Reading the Bible and the age of the Forefathers


Anonymous asked

Hello Father. I hope that I do not sound like a complete idiot in asking this question, but I have just started trying to read the Bible daily. I am still in Genesis and I have a question that I hope will not sound too trivial. When the Bible speaks about people having lived until they were 200 or 300 years old, were they measuring years as we measure years? If they were, was it simply that God allowed these people to live so much longer than what we do now? Thank you in advance for your help in answering this question.




Greetings. I hope this daily biblical nourishment will make you more sensitive for the presence of God in your life. It is like learning a new language. You learn how God acted in man’s history so that you become skilled at interpreting what He is telling you through the occurrences of every day’s life. He is there and he is talking to you.

If you learn a new language wouldn’t you go first to the best specialist so you learn it right from the beginning? I suggest that you read first the Gospels. Saint Marc would be a good start. All Scripture points towards Jesus. So get Him and His Word to know first and then you will better understand the "pointers". If you want to take note of a very ancient proposal heed Saint Athanasius in his Festal Letter 36. He suggests as convenient reading of the catechumen: Wisdom of Salomon, Sirach, Esther Judith, and Tobias. He too suggests as very useful the Didache and the Shepherd Hermas.

If you are a Catholic I suggest that you could follow the Sunday cycle in your readings because every Gospel is accompanied by the OT reading. Very instructive!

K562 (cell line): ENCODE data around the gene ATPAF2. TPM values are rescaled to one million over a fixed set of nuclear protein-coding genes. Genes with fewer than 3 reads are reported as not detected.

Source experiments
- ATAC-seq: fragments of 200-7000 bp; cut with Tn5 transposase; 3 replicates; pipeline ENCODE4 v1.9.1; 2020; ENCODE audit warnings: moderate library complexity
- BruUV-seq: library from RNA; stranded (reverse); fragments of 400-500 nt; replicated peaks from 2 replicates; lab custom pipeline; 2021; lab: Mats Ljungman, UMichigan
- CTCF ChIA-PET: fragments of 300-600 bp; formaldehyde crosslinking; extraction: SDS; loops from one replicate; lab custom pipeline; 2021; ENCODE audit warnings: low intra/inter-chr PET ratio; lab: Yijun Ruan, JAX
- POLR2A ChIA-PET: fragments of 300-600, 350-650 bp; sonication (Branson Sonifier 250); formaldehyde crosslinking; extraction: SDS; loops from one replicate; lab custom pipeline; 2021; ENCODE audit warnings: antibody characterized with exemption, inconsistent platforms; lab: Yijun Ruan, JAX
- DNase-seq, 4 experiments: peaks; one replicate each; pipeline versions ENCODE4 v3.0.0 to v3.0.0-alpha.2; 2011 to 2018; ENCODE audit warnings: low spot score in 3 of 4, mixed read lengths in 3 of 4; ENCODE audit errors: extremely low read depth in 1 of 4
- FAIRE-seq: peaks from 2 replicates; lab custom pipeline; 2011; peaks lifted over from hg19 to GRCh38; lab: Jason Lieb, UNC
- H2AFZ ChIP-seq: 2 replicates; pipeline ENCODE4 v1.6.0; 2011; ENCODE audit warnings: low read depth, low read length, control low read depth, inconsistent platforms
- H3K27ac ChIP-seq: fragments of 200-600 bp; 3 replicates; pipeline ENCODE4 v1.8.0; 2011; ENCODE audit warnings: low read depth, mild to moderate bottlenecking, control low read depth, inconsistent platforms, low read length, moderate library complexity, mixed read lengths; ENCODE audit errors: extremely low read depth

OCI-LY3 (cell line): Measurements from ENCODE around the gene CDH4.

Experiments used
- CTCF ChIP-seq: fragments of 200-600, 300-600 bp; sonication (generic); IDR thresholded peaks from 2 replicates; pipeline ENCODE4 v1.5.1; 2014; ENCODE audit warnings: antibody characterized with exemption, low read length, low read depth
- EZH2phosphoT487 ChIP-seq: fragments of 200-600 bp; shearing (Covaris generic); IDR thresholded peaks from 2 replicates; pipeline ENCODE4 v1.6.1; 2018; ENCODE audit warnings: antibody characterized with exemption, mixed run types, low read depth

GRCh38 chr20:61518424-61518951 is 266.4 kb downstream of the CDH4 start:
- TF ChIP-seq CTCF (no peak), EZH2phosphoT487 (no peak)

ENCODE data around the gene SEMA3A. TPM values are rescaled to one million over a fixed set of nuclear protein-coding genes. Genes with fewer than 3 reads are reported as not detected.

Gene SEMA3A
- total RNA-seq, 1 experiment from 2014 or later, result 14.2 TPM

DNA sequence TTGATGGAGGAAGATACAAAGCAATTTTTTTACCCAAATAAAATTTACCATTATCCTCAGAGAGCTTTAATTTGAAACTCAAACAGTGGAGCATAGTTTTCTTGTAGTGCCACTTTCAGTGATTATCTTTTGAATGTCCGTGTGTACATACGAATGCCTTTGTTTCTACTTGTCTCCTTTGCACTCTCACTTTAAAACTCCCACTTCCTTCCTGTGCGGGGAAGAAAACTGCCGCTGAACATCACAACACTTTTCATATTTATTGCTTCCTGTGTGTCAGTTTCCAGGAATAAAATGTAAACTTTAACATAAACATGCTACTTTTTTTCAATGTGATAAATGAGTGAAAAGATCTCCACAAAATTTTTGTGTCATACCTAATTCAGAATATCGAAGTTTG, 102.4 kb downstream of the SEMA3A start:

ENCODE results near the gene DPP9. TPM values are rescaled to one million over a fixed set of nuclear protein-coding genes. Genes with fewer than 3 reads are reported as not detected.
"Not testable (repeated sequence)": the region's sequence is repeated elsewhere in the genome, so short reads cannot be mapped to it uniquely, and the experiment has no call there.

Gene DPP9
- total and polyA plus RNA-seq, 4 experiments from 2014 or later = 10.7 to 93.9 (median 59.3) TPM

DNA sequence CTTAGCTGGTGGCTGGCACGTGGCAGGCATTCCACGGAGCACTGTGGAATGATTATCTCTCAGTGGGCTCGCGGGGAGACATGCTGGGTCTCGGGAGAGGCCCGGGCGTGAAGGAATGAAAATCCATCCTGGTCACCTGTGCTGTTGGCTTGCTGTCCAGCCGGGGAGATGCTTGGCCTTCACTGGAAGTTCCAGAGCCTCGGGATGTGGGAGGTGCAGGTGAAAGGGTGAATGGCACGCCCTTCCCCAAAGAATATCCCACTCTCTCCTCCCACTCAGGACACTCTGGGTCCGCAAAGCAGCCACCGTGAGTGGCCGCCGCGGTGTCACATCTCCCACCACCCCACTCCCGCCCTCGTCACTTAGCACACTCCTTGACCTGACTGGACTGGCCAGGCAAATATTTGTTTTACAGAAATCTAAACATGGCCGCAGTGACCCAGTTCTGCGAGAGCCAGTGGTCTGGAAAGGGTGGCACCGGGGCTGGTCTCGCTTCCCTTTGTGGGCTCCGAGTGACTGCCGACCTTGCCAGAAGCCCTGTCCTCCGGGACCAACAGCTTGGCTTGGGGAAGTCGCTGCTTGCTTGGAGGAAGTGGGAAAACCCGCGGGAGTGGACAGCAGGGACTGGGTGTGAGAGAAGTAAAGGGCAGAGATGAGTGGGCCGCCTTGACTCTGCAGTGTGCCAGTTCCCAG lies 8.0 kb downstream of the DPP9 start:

Now regarding your question about the ages of the patriarchs. There is no sure interpretation. Some say that the numbers are real. Others affirm that they are symbolic because the genealogies want to establish the linear generations until the diluvium.

To complicate your life a little I offer you a tidbit of the investigation regarding chronology.

The chronology differs in the Hebrew Text, the Samaritan, the LXX., and Josephus. (We have here different versions). The LXX. adds 100 years to each of the patriarchs Adam, Seth, Enos, Cainan, Mahalaleel, and Enoch, before the birth of their sons; while they take 20 from the age of Methuselah, and add 6 to that of Lamech. Thus the space from the creation to the deluge is made 2,242 years, according to the Vatican copy, but 2,262 by the Alexandrine; and the sum total by Josephus is 2,265, by the Samaritan 1,307, and the Hebrew Text, 1,656. You see that the experts have some bones to fight over.

The intentions of Genesis 5 seem to be the doctrine that man continues cooperating with God in transmitting the image of God and the explanation that death had come through the sin of Adam and all had to die even after many years. Every generation finishes: "and he died". The general decrease in ages probably indicates the further estrangement from God, since long life is attributed to "fear of the Lord" (cf. Prv 10:27).

There are some theological and some poetic explanations too:

One theological reason you can find in the fact that all the patriarchs, except Noah –God talked directly to him -, were born before Adam died; so that from him they might receive a full and satisfactory account of the creation, paradise, the fall, the promise, and those divine precepts which concerned religious worship and a religious life: and, if any mistake arose, they might have recourse to him while he lived, as to an oracle, for the rectifying of it, and after his death to Methuselah, and others, that had conversed with him: so great was the care of Almighty God to preserve the knowledge of his will and the purity of his worship. (And old commentary of Henry’s)

The poetic explanation is that the patriarchs had to learn how to die. It was very hard for them, but time passing it became easier (Psalm 90: 4).